The defensive support response can be identified in most sizable retail chains, expectedly coming off as clumsy, disingenuous, and forced: “Amazon stands in solidarity with the Black community,” the company tweets while working its employees to exhaustion. “Let me say clearly to our Black and African American associates and communities: We hear you,” echoes the CEO of Walmart as the company discreetly pulls All Lives Matter t-shirts from their clothing lines. These hypocritical efforts to conceal blemishes in company image not only undermine the authenticity of such public declarations but render them misleading and false. And when supplemented with thousands of accounts from Black workers who have experienced unfair treatment due to their race and received no demonstrative effort from the aforementioned companies to fix these issues, it becomes clear that the intentions behind these feel-good statements are fundamentally corrupt. In fact, upon closer inspection, many public statements flaunting support of Black Lives Matter contain alarming language within themselves. Take a Tweet by Adidas, for example: “The success of Adidas would be nothing without Black athletes, Black artists, Black employees, and Black consumers.” A second glance at the word choice alone reveals underlying intentions with the post. Stripping unnecessary phrases and embellishment aside, the “success of Adidas” is placed front and center, with Black employees framed as means to achieve this success. Black “athletes, artists, employees, and consumers” contribute to the growth of the brand; therefore, they must be valued—not because they are people, but because they buy and sell and make the company money. Despite the lack of good faith behind these messages, they prove effective in their purpose: allying consumerism with activism. Declared support only has to go so far as to convince a majority of customers that it is still morally justifiable to buy from these brands. And this tactic works: public feedback to these statements of support has been overwhelmingly positive, and, in response to these successes, several companies have demonstrated a desire to push beyond feel-good verbal declarations of support. BLM clothing lines drop. Coupon codes and discounts spring up across retail websites. Within a matter of months, we charge head first into the territory of offensive support. 

Distressed Black Lives Matter T-Shirt: 2,046 ratings on Amazon. The success of Black Lives Matter merchandise rests on the belief that buying products associated with a social movement benefits the movement as a whole. But the construction of this narrative rests on the exploitation of Black empowerment: during a time when it feels like the very roots of a country have betrayed its people, wearing a physical sign of support often feels refreshing and assuring. For the non-Black population, Black Lives Matter merchandise also appeals to allies exhibiting an eagerness to contribute to the movement. Companies take advantage of this desire for relief: fighting an unbudging system for months or years on end leads to an overwhelming presence of powerlessness, but by purchasing material products that align with the movement’s views, the merchandise conveniently performs our anti-capitalism for us, invigorating a fraudulent sense of satisfaction. Yes, the words “Black Lives Matter” on the distressed t-shirt do not call for reparations, restructuring of schools, or police abolition, but they do bring about a feeling of accomplishment for the wearer. Spending money to show support for Black Lives Matter feels adjacent to activism, even when the purchase itself has no net benefit to the movement. Offensive support thrives on customers’ unknowing contribution to the movement’s commodification, further integrating it into the capitalist system.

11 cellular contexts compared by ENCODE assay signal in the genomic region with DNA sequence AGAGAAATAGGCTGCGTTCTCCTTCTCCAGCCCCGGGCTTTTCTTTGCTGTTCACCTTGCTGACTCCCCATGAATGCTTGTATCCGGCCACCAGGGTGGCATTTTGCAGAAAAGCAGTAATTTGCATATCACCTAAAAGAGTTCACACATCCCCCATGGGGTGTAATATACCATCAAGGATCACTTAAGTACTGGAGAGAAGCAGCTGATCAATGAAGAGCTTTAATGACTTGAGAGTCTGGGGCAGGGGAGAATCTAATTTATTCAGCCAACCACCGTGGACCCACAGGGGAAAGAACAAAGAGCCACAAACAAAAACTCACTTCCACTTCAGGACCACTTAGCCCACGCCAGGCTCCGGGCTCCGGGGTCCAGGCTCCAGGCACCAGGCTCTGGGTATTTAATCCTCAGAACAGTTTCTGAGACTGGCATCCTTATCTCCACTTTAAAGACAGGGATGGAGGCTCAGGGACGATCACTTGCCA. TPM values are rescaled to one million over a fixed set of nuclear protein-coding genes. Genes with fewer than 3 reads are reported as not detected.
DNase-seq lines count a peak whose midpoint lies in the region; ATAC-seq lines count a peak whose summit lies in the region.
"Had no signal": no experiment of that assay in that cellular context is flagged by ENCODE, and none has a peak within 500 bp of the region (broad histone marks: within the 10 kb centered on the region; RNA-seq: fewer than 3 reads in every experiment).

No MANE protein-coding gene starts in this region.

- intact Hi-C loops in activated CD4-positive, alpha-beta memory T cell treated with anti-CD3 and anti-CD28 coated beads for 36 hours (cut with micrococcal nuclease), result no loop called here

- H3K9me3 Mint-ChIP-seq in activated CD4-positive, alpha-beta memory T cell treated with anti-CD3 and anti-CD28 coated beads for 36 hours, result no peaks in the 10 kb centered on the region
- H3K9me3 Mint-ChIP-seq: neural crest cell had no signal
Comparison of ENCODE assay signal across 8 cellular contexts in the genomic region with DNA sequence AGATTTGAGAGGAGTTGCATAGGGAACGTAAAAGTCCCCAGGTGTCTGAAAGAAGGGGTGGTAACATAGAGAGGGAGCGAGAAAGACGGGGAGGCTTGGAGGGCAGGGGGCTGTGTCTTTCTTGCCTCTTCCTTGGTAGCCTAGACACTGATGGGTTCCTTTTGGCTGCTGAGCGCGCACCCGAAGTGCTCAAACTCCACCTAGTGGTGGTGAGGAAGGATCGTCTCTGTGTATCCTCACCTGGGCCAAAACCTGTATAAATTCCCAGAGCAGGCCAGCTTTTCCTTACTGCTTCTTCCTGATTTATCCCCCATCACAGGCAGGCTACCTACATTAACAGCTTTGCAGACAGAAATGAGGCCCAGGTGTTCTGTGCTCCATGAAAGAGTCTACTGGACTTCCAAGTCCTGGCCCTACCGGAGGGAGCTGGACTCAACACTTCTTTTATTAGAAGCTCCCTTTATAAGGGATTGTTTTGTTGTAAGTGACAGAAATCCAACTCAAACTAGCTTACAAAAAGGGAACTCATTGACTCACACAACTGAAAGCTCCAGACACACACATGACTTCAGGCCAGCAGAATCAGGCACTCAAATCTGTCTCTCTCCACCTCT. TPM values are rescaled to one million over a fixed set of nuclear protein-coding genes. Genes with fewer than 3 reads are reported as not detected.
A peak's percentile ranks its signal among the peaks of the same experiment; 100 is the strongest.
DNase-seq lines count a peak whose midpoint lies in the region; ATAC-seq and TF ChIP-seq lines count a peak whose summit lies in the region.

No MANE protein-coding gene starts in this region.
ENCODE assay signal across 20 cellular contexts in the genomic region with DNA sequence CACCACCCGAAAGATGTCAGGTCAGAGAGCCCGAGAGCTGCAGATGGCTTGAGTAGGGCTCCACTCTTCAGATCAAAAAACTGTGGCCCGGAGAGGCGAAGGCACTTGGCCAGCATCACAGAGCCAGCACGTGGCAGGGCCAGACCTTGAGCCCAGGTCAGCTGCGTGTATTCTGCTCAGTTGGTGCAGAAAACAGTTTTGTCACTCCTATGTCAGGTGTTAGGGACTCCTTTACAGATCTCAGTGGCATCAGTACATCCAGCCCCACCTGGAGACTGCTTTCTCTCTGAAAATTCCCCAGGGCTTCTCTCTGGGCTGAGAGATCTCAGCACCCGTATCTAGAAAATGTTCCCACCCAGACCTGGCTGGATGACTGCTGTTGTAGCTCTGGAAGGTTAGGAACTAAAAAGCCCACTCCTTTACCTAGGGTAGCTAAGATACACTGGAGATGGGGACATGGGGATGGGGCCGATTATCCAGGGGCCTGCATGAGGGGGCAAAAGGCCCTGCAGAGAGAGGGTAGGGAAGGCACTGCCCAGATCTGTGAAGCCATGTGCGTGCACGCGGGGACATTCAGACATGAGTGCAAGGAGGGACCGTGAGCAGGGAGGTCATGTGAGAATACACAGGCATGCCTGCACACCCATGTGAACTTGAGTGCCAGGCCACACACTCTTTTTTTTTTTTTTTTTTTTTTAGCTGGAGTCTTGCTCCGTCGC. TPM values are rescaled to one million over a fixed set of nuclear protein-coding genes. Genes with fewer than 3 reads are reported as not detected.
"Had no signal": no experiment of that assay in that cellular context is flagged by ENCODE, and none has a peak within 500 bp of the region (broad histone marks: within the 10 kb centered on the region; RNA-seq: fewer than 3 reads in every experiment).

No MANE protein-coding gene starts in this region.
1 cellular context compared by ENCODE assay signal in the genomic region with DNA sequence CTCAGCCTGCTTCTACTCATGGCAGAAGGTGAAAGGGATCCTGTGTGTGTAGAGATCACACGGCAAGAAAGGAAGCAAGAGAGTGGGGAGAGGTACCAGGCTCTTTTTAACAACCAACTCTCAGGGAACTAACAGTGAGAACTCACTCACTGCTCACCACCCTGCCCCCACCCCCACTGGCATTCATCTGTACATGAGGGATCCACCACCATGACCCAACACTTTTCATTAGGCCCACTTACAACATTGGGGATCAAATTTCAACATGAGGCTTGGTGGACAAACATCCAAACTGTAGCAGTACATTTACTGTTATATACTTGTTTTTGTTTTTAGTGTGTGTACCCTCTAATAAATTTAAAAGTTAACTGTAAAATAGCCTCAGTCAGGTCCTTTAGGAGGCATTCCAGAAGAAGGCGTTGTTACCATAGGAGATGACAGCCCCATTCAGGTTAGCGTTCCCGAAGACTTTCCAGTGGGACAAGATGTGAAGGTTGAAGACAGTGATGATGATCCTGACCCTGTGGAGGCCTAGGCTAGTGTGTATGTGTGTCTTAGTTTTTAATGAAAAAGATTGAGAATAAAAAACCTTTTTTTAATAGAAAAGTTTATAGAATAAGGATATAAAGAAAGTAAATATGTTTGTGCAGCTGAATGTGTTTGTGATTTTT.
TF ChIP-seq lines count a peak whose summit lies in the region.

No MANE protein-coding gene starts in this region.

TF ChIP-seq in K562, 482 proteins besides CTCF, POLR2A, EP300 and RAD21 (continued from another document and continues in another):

Since the phrase “Black Lives Matter” was coined in 2013, the radical origin of the term has been turned on its head, commodified, and assimilated into the very power structures it had once opposed. Similar patterns of commodification can be seen in countless other movements in recent decades, from feminism to queer advocacy. Just like in the case of Black Lives Matter, radical messages are stripped from the movement’s origin and filtered into virtue signaling and eye-catching t-shirts. The process is further catalyzed by the enthusiastic participation of consumers, lured by an illusion of change while existing comfortably within the realms of the status quo. Over the past decade, this incessant process of commodification has degraded activism into products to be worn and flaunted, a reflection of the expansive and highly adaptive nature of 21st-century capital that makes it, as Frederic Jameson so bleakly articulates, “easier to imagine the end of the world than the end of capitalism.”